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Six years ago, Sacir Gostevcic saw off his son Asmir – who was not leaving for a holiday or for work but to fight in the terrorist-controlled territory of so-called Islamic State, IS, in Syria. He left together with his wife and three children.
Two years later, Asmir was killed and Sacir is awaiting the return of his daughter-in-law and grandchildren. They have been held in a camp in Syria controlled by Kurdish forces for more than a year.
He is not sure that Livno in southwest Bosnia is the best place for them to return to and get help with rehabilitation.
“This community has no links to the institutions that might help her re-educate her children in the coming period. To do that here … will be very hard,” he said.
Such complex work with returnees from Syria is a new experience for institutions in Bosnia and Herzegovina, although they have had two years to prepare work on “deradicalizing” Islamic State returnees.
Bosnia’s authorities adopted an official strategy on counter-terrorism four-and-a half years ago. That effectively stopped more of its citizens from departing to Syria.
But the return of dozens of families following the collapse of IS will reveal how much and how well domestic institutions have worked on the prevention part of the strategy, which constitutes its major part.
Two relevant institutions in Zenica, where Sacir’s son studied before his departure to Syria, where his widow’s family lives now, said they had not been able to actively carry out the action plan for implementation of the strategy.
The Social Work Centre told BIRN that while its staff members had undergone training in terrorism and radicalization, they had not received the financial resources to conduct any of the activities listed in the strategy.
The Ministry of Education, Science, Culture and Sports in the Zenica-Doboj Canton, a sub-unit of Bosnia’s Federation entity, told BIRN that its activities had included taking part in conferences on including migrants in the educational system as a means for “prevention and combatting terrorism”.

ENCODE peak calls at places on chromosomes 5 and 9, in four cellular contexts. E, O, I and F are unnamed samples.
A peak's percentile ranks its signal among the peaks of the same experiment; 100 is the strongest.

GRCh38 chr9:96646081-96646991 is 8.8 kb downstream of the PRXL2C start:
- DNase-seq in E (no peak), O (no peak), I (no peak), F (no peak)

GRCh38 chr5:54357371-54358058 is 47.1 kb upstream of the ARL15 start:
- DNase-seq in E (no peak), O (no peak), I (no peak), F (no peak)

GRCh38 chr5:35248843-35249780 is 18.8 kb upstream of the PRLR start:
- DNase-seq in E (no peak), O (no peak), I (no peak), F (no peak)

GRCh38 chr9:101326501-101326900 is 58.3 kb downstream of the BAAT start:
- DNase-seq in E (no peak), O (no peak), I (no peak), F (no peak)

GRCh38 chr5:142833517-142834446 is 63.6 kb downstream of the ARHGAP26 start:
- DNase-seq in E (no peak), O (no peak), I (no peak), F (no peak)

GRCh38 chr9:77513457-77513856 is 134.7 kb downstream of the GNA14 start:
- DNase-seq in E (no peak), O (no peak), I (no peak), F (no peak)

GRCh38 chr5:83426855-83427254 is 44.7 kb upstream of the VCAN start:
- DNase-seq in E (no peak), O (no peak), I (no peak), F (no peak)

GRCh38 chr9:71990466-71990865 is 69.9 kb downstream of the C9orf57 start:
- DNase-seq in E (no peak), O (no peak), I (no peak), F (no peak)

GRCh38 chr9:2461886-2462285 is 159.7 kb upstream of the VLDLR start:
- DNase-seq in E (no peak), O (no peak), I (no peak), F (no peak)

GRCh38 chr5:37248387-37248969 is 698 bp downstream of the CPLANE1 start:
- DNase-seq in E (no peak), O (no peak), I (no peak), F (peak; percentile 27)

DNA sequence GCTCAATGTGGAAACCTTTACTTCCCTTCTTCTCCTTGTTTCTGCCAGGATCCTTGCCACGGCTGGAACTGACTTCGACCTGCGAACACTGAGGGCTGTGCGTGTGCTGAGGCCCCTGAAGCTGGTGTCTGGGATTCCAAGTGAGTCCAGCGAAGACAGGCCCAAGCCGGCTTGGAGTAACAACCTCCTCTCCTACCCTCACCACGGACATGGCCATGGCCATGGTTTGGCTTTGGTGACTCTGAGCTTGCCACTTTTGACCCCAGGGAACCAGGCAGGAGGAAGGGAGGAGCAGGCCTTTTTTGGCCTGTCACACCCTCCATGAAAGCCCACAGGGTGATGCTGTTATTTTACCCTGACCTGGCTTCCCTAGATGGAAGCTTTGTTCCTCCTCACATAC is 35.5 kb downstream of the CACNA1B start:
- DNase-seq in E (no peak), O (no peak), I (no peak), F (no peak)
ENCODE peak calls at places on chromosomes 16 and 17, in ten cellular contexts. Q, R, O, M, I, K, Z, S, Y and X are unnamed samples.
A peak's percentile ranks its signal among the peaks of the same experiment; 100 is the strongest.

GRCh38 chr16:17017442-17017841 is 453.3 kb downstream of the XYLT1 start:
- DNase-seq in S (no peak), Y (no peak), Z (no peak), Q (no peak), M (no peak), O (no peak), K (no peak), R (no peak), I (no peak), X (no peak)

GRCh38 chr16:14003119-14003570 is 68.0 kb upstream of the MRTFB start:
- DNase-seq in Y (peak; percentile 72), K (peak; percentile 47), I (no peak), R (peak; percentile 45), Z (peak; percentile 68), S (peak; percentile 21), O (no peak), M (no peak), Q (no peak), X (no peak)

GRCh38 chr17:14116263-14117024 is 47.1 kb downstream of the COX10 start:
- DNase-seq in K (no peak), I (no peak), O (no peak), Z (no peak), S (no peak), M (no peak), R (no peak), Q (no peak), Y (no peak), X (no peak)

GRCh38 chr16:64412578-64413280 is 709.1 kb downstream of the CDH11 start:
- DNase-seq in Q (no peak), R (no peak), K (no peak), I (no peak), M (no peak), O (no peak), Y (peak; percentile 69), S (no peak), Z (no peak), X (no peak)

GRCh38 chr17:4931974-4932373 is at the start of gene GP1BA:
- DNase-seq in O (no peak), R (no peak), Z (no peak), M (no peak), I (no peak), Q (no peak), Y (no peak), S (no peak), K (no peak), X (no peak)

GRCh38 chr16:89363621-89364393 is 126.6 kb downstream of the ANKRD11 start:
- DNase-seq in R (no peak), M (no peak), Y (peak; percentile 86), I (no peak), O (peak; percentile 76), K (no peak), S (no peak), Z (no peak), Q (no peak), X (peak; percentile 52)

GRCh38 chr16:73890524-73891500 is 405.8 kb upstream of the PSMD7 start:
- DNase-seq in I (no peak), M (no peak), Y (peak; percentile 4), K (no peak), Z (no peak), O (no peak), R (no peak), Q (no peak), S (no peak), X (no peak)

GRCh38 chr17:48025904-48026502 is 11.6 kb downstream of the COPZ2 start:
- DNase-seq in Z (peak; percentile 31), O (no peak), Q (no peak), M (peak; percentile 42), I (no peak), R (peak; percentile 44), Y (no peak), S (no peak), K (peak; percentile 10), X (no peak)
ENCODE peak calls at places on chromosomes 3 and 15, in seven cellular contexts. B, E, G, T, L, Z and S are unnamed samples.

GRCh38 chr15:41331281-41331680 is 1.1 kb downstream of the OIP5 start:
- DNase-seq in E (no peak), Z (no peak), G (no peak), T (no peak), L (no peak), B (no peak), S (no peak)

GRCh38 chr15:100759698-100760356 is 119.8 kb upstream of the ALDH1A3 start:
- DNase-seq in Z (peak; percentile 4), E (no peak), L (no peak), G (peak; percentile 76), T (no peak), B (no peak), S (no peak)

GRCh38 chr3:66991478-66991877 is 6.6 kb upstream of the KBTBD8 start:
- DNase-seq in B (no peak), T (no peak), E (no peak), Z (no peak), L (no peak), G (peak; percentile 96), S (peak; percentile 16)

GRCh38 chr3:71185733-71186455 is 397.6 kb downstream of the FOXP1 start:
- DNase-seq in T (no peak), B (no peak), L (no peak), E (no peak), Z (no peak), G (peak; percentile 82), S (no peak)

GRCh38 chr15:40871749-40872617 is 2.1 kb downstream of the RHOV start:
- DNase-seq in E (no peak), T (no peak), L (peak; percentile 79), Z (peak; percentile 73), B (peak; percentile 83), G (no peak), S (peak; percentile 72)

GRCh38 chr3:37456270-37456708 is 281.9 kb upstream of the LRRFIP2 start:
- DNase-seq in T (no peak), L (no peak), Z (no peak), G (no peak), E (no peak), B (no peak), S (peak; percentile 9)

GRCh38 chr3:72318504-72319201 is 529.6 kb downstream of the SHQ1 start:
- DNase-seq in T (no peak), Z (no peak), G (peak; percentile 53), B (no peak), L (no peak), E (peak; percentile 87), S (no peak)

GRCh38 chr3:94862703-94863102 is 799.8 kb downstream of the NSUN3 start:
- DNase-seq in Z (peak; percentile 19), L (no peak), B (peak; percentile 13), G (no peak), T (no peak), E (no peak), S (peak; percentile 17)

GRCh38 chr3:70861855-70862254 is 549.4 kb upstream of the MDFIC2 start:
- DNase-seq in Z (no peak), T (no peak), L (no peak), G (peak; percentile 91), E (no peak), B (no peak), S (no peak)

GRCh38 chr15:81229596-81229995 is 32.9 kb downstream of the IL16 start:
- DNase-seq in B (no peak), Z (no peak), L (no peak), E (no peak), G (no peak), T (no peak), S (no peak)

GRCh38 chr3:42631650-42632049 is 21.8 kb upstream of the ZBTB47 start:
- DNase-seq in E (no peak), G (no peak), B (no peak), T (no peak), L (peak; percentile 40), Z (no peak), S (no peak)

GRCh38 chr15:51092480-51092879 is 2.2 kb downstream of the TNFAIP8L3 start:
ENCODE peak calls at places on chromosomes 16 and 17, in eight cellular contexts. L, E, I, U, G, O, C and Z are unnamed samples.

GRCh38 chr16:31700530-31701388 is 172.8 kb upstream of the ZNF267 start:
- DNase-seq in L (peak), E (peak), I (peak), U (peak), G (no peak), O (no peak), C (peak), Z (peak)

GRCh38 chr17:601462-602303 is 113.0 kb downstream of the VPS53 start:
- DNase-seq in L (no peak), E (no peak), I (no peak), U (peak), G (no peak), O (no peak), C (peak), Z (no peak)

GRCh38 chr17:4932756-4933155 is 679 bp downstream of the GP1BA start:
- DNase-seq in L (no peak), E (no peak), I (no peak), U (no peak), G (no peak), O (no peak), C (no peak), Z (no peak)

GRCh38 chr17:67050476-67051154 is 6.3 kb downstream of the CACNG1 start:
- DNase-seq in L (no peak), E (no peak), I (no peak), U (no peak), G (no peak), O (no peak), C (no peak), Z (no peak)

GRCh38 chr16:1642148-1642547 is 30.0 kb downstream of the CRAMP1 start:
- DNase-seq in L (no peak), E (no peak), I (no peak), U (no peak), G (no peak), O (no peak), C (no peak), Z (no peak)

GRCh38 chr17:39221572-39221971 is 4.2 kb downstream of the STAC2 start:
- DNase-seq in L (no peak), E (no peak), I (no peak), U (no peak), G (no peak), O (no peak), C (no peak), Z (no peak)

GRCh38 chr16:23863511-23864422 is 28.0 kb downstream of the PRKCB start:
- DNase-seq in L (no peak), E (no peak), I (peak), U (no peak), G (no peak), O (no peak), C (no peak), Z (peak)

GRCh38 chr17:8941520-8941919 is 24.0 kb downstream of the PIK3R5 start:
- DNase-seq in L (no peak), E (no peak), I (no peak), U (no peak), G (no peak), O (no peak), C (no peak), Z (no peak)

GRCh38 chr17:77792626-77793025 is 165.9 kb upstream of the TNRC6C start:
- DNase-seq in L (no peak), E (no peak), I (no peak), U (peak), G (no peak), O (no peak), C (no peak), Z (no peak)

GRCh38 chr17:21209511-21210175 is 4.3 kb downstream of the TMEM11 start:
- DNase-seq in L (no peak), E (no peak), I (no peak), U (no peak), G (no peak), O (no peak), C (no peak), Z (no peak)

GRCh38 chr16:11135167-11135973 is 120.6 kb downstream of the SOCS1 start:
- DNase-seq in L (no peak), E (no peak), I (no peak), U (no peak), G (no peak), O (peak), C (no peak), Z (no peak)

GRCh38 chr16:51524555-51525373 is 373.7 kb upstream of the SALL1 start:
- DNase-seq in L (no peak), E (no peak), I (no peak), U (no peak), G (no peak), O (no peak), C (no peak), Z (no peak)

But these activities had not continued. The reasons included the lack of money, and of “coordination between the state-level institutions and institutions exclusively responsible for education in their areas”.
After submitting more than 40 requests to Bosnian institutions over the past two years, BIRN has received similar answers from most of them – that the strategy faces difficulties reaching local levels of authority, and no special resources have been allocated for its implementation, besides donations from foreign donors.
The answers received show also that, in the past 12 months, only limited progress has been made in establishing a system for prevention of terrorism in local communities; and no complete reports on implementation of the strategy have been done.
BIRN interlocutors said only the “security” pillar of the Strategy had been implemented for the most part; departures to foreign battlefronts had stopped, and no terrorist attacks have occurred in Bosnia and Herzegovina for several years. It is the “prevention” pillar that continues to pose the big challenges.
Too little focus on prevention:
Mirsada Poturkovic, an expert associate with the Social Work Centre of Sarajevo Canton, said her centre became involved in implementing the strategy in May last year with activities related to return of people from foreign battlefronts.
She said that one problem is that documents were adopted without the involvement of the social work centres, which then had to carry out these activities later on.
“The social work centres have not been prepared to deal with radicalization issues in their regular education or through training,” Poturkovic remarked.
Joeri Maas, chief of policy and planning for the OSCE Mission to Bosnia, which has monitored implementation of the strategy throughout its duration, said: “What is unique about this strategy is the addition of the prevention pillar, which was missing before.